Penecale said the communication has been great so far within his new team. There are two other American players, both veterans of the league and most of his Israeli teammates and coaches speak English well enough to get their point across.

When Penecale was talking about his new venture, he hadn’t played in a game yet but felt confident his game would translate well. From what he had seen watching games or experienced in practices, the league is physical and rewards effort.

“From what I can tell, I have decent size and athleticism for this league so I think I can provide some versatility,” Penecale said. “I’m willing to play on-ball or off-ball and guard a guard or forward. I’m still trying to find my role, we’re five games in so I don’t want to screw everything up but I want to have an impact within the team.”

While those all-Ghost summer workouts were as good as it could get locally, Penecale noted they were far from game-level. Once he got in the gym with Hevel Modi’in, Penecale said the coaches were good about understanding his specific situation of having an extended layoff but he still wanted to make a good impression.

“It was a little bit of a roller coaster,” Penecale said. “I had a good practice and thought they were going to sign me, then I’d have a bad practice and waited for them to say ‘sorry, but we don’t think this is a good fit,’ and it was like that for a two-week period. Every day I felt a little more comfortable.”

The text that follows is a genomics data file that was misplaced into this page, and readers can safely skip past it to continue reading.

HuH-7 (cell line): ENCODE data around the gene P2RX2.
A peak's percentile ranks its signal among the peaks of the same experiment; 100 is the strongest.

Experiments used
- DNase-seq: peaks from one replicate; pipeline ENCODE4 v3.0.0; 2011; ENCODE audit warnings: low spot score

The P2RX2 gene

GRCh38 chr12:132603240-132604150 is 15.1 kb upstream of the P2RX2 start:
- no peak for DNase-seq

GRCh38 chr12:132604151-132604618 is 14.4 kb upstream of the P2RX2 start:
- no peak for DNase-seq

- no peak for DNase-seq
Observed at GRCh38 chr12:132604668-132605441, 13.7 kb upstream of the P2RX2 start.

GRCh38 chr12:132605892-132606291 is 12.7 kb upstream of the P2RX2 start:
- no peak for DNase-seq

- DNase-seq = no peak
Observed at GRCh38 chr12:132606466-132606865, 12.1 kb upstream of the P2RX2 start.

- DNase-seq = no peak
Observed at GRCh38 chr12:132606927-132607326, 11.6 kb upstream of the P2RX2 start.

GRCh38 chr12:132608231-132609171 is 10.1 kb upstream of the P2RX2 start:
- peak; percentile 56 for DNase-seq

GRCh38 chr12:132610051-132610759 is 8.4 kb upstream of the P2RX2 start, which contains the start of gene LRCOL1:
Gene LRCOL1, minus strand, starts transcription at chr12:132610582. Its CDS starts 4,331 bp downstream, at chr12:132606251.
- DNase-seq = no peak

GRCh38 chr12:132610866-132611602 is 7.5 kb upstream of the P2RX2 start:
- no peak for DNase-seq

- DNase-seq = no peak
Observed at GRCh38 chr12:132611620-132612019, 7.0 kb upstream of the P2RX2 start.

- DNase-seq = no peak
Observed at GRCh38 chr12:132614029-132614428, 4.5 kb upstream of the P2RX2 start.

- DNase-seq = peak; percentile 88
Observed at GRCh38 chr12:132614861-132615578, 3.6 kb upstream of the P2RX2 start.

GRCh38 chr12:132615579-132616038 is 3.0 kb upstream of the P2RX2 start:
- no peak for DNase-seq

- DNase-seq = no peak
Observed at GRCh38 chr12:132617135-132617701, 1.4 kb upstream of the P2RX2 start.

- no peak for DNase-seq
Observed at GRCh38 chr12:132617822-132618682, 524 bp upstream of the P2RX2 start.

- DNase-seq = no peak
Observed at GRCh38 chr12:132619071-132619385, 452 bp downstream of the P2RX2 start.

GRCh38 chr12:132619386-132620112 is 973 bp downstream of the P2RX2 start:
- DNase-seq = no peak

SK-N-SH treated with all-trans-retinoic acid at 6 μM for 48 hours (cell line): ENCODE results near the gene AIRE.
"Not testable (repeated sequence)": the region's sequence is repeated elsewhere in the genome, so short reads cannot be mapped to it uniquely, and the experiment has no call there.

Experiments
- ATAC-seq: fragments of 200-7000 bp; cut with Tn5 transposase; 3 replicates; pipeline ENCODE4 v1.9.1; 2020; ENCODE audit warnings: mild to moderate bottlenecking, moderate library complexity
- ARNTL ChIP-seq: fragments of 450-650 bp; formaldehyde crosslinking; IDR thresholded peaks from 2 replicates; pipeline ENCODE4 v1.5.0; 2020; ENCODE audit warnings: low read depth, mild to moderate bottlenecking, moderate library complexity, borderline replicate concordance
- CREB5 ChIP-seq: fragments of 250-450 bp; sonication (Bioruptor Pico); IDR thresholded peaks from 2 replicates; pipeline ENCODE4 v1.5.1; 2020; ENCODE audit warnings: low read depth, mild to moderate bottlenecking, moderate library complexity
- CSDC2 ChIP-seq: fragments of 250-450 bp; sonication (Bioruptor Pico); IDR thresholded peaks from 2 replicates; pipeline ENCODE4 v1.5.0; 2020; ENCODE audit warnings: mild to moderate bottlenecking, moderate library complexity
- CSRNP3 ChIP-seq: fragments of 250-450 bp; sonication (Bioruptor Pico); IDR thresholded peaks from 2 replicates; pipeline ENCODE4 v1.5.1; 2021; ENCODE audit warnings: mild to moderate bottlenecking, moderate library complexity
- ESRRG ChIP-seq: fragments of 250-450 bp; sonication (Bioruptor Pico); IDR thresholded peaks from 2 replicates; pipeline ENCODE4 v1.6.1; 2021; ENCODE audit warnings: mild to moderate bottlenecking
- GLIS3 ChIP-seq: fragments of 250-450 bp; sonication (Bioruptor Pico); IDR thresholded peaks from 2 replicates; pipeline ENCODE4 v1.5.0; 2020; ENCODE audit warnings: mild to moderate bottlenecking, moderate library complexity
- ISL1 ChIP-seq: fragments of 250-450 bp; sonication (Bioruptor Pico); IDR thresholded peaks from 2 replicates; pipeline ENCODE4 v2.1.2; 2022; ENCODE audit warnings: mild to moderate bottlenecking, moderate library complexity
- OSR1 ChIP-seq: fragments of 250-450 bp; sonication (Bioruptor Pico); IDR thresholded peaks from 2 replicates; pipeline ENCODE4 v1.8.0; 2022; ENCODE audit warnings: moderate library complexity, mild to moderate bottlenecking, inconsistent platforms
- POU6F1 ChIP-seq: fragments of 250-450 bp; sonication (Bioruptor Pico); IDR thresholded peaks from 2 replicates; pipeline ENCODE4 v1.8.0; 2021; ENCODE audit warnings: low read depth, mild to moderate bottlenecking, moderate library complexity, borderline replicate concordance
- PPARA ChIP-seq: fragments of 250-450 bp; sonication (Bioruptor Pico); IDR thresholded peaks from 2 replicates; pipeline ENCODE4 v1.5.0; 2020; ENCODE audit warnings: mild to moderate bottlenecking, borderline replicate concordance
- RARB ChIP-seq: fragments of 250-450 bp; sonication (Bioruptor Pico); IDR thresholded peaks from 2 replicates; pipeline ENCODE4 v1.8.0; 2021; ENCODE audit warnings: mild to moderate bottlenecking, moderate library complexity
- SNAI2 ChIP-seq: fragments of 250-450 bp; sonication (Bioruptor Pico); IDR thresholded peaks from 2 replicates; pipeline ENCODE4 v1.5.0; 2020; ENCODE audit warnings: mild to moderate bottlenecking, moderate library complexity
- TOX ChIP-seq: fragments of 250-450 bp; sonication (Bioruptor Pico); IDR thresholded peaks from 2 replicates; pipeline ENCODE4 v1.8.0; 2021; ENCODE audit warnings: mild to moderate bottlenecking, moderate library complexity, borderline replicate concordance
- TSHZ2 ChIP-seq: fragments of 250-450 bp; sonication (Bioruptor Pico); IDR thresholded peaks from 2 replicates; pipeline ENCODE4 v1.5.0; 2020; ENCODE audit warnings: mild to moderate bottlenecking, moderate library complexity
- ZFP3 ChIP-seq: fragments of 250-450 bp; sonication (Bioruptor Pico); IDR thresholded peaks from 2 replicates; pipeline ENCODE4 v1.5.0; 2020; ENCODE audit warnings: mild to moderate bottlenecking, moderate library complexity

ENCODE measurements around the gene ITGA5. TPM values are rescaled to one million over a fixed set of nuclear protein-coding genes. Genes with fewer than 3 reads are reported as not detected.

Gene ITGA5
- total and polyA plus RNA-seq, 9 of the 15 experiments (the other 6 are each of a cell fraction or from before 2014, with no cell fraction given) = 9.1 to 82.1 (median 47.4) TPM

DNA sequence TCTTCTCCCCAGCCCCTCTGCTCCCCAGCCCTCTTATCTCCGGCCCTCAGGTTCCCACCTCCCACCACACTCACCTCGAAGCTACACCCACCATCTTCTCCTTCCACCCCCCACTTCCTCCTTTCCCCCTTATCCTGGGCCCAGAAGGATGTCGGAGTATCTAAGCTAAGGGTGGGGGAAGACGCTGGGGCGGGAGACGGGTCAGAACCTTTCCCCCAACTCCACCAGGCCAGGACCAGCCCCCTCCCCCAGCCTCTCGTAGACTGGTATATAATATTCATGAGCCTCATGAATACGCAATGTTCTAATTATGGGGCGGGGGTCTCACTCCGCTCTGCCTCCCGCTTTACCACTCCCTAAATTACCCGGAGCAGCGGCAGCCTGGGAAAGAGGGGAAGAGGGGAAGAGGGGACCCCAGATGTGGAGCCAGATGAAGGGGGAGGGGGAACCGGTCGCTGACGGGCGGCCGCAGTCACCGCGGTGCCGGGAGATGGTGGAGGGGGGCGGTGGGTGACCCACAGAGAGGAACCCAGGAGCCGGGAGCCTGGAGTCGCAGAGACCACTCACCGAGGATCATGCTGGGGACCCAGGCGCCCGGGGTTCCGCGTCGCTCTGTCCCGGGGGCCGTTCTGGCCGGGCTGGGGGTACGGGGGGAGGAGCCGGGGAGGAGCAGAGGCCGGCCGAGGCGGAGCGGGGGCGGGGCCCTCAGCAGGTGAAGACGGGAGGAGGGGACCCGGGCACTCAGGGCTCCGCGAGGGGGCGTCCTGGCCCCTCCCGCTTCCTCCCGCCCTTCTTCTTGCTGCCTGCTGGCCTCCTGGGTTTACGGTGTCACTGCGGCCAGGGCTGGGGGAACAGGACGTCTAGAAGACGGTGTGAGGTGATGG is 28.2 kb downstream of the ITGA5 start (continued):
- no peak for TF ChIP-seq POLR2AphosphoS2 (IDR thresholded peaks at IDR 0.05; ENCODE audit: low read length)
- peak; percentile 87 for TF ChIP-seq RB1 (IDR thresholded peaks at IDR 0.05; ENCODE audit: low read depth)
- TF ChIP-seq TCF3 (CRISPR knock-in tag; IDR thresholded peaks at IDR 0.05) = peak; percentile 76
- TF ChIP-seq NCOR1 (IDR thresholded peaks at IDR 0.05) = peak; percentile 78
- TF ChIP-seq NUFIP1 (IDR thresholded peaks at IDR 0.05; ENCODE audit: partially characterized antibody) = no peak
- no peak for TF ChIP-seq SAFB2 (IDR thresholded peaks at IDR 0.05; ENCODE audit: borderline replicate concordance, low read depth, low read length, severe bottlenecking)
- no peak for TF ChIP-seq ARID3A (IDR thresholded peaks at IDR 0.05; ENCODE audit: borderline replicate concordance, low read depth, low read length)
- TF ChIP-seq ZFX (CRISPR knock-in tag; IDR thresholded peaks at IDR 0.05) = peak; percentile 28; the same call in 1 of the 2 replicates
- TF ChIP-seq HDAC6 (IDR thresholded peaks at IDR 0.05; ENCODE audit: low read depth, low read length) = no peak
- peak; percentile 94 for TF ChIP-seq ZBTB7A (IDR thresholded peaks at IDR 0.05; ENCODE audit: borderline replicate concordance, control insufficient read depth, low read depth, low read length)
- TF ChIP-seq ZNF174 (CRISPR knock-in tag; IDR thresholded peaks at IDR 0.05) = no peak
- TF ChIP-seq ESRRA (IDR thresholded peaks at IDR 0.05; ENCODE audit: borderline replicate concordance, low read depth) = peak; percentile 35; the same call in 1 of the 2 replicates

Living overseas is an adjustment, especially in a pandemic, but Penecale said there are plenty of perks including the weather, which is in the mid-70s right now. He’s enjoying the cultural aspect of it, sampling local foods and hoping to learn some Hebrew.

While the Abington graduate absolutely earned his spot, he’s still the odd man out in a way. His two American teammates are products of Baylor and LSU while the rest are Israeli, so he’s gotten a few quizzical looks when asked where he played previously.

The nice thing is his teammates aren’t judging him on where he came from or how he got there, but what he can do to help them win. That’s something Penecale has done at every stop and what he hopes to do again each time his number is called on half a world away.

“No one knows West Chester,” Penecale said with a laugh. “That was one of the things I was very excited about in trying to pursue this. It’s a big reset in a sense, it doesn’t matter if you came from Duke or a D-II or D-III school, if you’re in this league or a professional in general, you’re all on the same level at this point.

“I’m excited to see how I stack up.”